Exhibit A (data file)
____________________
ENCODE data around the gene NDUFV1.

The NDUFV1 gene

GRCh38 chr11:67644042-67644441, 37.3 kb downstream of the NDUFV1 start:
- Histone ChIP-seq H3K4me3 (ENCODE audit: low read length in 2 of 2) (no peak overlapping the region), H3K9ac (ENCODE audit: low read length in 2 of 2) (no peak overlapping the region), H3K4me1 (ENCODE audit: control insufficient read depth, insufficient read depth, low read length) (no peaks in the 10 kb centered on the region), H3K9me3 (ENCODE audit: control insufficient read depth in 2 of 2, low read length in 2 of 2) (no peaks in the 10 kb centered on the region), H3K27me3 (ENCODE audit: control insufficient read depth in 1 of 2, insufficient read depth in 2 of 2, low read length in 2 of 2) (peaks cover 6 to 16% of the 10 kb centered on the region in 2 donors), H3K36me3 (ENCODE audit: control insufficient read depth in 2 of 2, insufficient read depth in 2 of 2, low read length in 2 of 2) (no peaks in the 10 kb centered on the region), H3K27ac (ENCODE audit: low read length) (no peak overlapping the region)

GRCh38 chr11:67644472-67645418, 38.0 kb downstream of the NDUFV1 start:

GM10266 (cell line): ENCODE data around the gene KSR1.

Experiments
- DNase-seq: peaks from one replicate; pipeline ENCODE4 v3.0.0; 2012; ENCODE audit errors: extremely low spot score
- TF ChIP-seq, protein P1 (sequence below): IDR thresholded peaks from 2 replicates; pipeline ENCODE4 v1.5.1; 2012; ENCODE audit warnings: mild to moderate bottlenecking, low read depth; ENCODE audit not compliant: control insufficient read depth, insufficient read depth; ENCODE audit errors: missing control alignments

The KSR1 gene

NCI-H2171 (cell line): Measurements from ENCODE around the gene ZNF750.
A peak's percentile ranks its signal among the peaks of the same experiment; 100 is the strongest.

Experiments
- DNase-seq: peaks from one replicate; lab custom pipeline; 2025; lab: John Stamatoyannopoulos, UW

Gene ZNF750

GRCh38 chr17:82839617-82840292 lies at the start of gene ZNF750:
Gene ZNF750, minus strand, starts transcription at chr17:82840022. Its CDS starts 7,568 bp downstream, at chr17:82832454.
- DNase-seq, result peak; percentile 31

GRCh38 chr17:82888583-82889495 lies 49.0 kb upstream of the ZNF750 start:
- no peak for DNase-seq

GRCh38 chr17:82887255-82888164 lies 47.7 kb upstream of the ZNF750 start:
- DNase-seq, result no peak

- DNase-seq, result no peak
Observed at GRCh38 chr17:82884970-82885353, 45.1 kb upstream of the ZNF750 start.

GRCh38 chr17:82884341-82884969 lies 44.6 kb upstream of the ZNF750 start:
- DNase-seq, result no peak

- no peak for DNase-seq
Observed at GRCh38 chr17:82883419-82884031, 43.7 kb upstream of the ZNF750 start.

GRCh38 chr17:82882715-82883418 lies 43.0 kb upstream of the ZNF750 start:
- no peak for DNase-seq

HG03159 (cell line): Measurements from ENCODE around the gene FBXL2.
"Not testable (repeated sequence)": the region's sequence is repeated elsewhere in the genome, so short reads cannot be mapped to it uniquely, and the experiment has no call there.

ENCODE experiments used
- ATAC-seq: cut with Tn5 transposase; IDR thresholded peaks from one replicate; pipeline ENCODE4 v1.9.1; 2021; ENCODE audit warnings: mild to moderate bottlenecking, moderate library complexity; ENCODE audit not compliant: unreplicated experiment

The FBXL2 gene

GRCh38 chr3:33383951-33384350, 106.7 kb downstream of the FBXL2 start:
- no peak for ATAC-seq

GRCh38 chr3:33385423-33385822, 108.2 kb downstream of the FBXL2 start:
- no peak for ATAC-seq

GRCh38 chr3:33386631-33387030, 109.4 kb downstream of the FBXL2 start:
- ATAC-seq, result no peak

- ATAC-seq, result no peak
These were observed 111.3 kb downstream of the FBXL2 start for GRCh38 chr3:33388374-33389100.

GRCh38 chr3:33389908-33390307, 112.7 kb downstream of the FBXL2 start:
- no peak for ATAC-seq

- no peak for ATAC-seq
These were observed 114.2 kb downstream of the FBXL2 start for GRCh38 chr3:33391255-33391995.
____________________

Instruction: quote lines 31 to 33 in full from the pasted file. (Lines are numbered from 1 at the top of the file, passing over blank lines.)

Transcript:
HG03159 (cell line): Measurements from ENCODE around the gene FBXL2.
"Not testable (repeated sequence)": the region's sequence is repeated elsewhere in the genome, so short reads cannot be mapped to it uniquely, and the experiment has no call there.

ENCODE experiments used